I pounced on Eli Cook’s new book, The Pricing of Progress: Economic Indicators and the Capitalization of American Life. The author is an historian, and I enjoyed reading the historical detail, which traces the evolution of economic measurement of the US economy from Alexander Hamilton on. The early chapters set up a contrast between the use of ‘moral statistics’ – essentially detailed social statistics – in public discourse and policy in the earlier part of the period and the forerunners of the economic statistics we are used to today. Hamilton was an outlier in his day, the book argues, in seeking to price everything. It was not until the late 19th or early 20th century that the commercial mindset predominated. And Cook – like many modern critics of capitalism from Polanyi on – regrets that shift.
This framework means the book sees more continuity than I (and others) would between pre-World War 2 statistics and modern ones. Cook’s argument about that continuing essence is this: “One of the key elements that distinguishes capitalism from previous forms of cultural and social organization is capital investment, the act through which basic elements of society and life – including natural resources, technological discoveries, cultural productiond, urban spaces, educational institutions, human beings and the fiscal nation state – are transformed (or capitalized’) into income-generating assets valued and allocated in accordance with their capacity to make money and yield profitable returns.”
It seems to me there are two separate arguments here. One is about the spread of money as a metric. Concerning the ‘moral statistics’ of the mid-19th century, Cook writes: “Moral statistics did not measure social welfare in units of money, as the American people’s general disdain of the pricing process held strong through the 1840s.” Indeed, he notes an ‘explosion’ in the use of the word ‘priceless’ in the 1830s and 1840s – although this was a sign, perhaps, of this approach coming under pressure. The book portrays the 1850s as “a watershed decade for the pricing of progress”. This is a well-aired debate, to which the economist’s response as always been that it is impossible to weigh up trade-offs without measuring in common units, and money is at least as good as any other. Anyway, this dislike of money as the metric of value of culture, natural resources etc will resonate with many readers.
The point about regarding all of these things as income-generating assets is a distinct one. The book starts by defining this – just like the theory of a company’s market cap – as the net present value of the stream of future earnings. The first example is the shift (in 17th and 18th century England) from seeing land as a forum governed by traditional relationships to the enclosure of land and its valuation estimated as a multiple of expected rents. The book sometimes uses ‘capitalization’ with a different meaning – often, just ‘aggregated’. It does acknowledge right at the end that modern (system of national accounts based) economic statistics are different from predecessor statistical frameworks such as those of William Petty or Thomas Jefferson: “There is one important difference between GDP and some of the previous forms of capitalization documented in this book.” That is, of course, that GDP pays no attention to asset values at all. All that matters is the current flow of resources, no matter what the inter-termporal trade-offs or depreciation.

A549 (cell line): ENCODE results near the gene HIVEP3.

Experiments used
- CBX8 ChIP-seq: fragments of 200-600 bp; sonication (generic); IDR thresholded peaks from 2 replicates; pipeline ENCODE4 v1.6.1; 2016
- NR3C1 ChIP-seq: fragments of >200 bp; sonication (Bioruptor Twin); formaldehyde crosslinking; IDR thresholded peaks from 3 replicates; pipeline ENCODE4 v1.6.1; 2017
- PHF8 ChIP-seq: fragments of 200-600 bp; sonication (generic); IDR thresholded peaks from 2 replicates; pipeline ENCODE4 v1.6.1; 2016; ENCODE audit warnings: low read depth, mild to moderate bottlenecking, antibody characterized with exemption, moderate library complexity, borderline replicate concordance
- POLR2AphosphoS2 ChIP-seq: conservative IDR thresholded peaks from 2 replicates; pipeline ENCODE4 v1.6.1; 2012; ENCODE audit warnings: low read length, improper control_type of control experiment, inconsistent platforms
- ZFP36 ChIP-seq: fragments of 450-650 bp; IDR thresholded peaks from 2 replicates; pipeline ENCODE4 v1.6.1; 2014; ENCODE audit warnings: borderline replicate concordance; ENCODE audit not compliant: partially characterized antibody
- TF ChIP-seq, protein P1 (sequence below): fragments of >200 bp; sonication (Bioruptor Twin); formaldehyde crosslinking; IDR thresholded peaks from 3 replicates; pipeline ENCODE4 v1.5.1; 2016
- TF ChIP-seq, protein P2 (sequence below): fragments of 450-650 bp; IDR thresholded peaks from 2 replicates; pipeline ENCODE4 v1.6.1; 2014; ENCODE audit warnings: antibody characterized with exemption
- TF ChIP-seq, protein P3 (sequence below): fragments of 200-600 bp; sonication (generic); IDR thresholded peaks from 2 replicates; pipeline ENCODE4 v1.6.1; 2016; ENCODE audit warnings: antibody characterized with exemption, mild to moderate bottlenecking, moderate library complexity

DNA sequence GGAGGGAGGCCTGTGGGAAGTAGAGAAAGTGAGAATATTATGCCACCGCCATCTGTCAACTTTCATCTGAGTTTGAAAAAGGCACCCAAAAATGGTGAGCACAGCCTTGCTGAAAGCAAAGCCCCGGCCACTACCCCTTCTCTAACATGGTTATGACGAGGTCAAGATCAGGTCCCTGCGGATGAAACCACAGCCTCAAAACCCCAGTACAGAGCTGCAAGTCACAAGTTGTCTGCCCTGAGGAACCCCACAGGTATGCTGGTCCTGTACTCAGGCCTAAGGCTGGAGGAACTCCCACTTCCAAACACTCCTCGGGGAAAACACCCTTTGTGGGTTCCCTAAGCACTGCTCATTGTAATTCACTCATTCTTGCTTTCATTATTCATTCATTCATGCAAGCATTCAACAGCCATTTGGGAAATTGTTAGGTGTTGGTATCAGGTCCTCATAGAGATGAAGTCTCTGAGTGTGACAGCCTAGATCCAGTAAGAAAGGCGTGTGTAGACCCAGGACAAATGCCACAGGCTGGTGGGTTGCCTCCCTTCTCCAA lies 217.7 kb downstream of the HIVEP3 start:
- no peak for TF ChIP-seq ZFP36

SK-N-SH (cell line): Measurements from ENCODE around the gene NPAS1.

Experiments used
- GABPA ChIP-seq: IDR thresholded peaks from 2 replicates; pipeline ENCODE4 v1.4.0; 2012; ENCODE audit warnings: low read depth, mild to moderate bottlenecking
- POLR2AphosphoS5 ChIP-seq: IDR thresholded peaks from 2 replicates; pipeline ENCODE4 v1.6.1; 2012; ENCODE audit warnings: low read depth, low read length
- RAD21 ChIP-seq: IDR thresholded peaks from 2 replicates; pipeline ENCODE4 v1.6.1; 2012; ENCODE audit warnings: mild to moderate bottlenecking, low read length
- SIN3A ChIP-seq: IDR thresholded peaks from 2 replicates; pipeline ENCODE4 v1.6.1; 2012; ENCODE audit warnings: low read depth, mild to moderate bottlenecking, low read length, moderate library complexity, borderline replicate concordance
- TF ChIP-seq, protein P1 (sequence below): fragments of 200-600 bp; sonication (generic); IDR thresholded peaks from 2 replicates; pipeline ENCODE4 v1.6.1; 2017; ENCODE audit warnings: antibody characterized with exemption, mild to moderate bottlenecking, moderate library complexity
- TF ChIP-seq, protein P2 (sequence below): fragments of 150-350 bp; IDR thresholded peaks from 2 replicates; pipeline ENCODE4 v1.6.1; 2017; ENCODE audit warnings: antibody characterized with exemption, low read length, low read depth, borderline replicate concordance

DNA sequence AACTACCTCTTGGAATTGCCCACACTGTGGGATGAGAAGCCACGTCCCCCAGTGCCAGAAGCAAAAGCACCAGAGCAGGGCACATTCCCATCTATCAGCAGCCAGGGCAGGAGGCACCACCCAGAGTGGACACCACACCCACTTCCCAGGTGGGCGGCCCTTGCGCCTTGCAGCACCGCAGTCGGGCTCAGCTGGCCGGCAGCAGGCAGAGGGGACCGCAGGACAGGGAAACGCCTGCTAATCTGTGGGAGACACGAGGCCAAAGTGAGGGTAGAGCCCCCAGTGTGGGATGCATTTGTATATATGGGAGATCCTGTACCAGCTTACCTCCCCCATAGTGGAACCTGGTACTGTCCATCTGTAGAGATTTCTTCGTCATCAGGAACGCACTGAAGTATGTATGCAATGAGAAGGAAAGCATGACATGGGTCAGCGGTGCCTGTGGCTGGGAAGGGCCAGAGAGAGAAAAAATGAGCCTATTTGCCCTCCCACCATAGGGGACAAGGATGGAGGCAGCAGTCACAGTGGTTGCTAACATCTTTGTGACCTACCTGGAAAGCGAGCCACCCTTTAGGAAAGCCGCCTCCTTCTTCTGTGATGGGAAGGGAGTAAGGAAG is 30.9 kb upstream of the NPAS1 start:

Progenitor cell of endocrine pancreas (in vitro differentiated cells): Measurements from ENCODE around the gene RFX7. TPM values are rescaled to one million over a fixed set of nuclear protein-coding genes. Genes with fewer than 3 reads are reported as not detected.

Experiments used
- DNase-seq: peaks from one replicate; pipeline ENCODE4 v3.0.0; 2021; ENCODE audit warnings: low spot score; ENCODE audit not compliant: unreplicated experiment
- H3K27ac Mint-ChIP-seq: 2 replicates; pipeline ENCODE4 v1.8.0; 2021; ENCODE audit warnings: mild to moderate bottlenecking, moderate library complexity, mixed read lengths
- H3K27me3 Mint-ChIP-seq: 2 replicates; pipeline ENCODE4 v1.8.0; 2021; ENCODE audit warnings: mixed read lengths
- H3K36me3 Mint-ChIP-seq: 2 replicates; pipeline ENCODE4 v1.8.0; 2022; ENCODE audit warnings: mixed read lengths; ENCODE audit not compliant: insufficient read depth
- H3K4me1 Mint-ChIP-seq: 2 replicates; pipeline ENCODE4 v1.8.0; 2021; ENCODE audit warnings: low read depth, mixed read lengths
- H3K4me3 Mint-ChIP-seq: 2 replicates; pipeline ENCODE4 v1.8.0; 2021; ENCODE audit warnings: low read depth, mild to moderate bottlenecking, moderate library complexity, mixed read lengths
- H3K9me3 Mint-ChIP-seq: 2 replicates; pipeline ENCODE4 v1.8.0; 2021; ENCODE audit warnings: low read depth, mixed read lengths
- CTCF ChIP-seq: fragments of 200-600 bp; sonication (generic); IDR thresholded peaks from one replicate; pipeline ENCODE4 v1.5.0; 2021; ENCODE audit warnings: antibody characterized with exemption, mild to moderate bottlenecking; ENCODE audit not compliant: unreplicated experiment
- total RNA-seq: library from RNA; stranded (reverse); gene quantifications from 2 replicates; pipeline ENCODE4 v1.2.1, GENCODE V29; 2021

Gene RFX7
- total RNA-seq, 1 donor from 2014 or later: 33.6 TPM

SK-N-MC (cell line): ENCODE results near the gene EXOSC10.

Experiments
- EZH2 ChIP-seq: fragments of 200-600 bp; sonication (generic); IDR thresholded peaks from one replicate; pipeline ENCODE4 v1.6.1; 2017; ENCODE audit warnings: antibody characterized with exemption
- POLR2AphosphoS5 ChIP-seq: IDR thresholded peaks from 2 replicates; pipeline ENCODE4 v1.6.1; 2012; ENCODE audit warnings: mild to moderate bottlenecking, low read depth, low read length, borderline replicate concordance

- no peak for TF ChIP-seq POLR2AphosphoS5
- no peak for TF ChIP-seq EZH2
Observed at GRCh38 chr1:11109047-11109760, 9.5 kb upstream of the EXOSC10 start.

This seems at least as important a watershed as the transition to valuation based on market prices: if only we had capitalized natural resources then we might not be in the current dangerous environmental situation! It is true that at in microeconomics the ‘capital’ metaphor has persisted and spread – we have human capital, cultural capital, social capital etc. Some of these are more persuasive than others – natural capital is as real as physical capital. I find the concept of human capital and investment in one’s capabilities a useful one, though Cook disparages it. And – being an economist – would argue we should be doing more pricing of assets we ‘value’ (in the normal everyday sense) in order to take more care of the future than has been the case for the past 70 years or more. The more we ‘capitalize’ the future benefits nature will give us, by looking at the value of tomorrow now, the better we will look after the assets.
So although there is a lot to enjoy in The Pricing of Progress, the elision of monetization and capitalization is confusing and frustrating. It lasts up to the final page, where Cook criticizes Donald Trump for comparing running America to running a business. I agree – but would not describe it remotely as a “capitalizing vision for America,” as Cook describes it. On the contrary, Mr Trump seems to have no concern at all for America’s assets, as he and his family extract as much value short term as they can. Read this book for its insights into the growth of a commercial mindset in 19th and early 20th century America, including the role of slavery, but I don’t think it adds a lot to the current debate on economic measurement.